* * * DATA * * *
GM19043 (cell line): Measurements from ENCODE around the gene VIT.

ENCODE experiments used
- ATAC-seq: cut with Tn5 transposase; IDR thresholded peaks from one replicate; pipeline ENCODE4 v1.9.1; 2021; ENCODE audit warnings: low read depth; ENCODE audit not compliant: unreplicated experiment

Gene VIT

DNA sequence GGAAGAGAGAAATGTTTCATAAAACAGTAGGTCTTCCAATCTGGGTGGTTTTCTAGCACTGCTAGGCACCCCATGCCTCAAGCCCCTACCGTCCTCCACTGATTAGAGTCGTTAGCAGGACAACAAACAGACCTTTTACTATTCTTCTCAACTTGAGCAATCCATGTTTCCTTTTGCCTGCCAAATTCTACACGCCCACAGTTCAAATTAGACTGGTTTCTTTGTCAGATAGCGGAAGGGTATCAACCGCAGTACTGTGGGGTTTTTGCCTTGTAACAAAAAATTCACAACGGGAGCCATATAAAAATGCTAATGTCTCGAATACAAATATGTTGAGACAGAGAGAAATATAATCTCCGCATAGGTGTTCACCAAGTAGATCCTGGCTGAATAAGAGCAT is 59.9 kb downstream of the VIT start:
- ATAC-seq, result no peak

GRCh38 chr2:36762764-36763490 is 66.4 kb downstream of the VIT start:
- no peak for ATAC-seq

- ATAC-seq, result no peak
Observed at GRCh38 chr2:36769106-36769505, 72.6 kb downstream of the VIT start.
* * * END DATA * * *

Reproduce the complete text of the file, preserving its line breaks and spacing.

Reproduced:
GM19043 (cell line): Measurements from ENCODE around the gene VIT.

ENCODE experiments used
- ATAC-seq: cut with Tn5 transposase; IDR thresholded peaks from one replicate; pipeline ENCODE4 v1.9.1; 2021; ENCODE audit warnings: low read depth; ENCODE audit not compliant: unreplicated experiment

Gene VIT

DNA sequence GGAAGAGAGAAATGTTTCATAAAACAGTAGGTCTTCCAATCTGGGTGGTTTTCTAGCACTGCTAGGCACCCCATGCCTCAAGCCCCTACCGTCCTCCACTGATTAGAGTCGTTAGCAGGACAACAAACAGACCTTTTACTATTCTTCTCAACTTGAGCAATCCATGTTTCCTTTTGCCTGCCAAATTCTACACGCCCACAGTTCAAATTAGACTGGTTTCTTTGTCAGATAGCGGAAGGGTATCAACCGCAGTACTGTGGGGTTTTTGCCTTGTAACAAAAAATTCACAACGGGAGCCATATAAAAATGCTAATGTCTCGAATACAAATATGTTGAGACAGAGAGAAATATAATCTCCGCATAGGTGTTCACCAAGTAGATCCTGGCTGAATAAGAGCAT is 59.9 kb downstream of the VIT start:
- ATAC-seq, result no peak

GRCh38 chr2:36762764-36763490 is 66.4 kb downstream of the VIT start:
- no peak for ATAC-seq

- ATAC-seq, result no peak
Observed at GRCh38 chr2:36769106-36769505, 72.6 kb downstream of the VIT start.